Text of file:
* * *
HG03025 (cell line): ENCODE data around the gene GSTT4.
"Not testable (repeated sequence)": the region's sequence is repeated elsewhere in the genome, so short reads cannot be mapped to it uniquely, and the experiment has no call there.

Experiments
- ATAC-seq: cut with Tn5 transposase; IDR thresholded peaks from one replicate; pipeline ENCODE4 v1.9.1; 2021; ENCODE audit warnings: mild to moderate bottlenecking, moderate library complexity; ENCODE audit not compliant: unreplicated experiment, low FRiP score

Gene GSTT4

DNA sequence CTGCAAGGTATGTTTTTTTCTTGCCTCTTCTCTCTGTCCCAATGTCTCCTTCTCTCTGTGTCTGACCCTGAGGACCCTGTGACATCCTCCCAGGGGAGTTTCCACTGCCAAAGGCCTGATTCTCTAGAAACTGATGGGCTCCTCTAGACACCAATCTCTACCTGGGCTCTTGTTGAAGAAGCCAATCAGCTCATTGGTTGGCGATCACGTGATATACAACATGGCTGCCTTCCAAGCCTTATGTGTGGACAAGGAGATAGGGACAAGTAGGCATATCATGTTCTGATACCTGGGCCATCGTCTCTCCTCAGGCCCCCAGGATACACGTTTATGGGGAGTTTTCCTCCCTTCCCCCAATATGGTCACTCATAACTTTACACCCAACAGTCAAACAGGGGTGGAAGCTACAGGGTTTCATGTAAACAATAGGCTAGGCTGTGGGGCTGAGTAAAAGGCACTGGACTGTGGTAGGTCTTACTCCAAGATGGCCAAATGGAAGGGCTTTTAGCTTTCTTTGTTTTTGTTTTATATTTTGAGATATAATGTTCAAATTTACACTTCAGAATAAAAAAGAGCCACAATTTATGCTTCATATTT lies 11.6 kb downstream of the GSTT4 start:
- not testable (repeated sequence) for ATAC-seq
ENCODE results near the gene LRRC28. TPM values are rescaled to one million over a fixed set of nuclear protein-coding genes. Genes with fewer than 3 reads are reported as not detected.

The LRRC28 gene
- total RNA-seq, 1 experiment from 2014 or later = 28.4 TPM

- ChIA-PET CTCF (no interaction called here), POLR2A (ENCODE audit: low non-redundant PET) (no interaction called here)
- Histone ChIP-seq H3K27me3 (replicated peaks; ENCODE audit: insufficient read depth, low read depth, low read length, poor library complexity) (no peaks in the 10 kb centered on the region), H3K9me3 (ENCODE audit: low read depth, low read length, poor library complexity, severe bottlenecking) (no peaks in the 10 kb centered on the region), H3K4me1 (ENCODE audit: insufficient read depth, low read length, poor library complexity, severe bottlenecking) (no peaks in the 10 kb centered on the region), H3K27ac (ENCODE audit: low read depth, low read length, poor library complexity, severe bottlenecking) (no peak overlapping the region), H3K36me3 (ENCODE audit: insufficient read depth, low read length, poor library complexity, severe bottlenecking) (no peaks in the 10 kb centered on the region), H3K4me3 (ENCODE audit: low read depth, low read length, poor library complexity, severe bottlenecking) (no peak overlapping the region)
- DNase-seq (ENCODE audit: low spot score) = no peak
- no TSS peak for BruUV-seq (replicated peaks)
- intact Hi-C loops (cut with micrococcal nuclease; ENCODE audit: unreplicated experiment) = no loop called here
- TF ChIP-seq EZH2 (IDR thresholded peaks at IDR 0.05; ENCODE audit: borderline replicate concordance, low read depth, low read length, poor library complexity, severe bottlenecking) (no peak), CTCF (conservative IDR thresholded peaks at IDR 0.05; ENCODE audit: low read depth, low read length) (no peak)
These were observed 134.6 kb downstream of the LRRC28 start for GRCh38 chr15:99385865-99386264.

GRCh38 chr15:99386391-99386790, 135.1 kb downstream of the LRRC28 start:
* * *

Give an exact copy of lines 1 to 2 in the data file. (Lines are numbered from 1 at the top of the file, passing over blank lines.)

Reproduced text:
HG03025 (cell line): ENCODE data around the gene GSTT4.
"Not testable (repeated sequence)": the region's sequence is repeated elsewhere in the genome, so short reads cannot be mapped to it uniquely, and the experiment has no call there.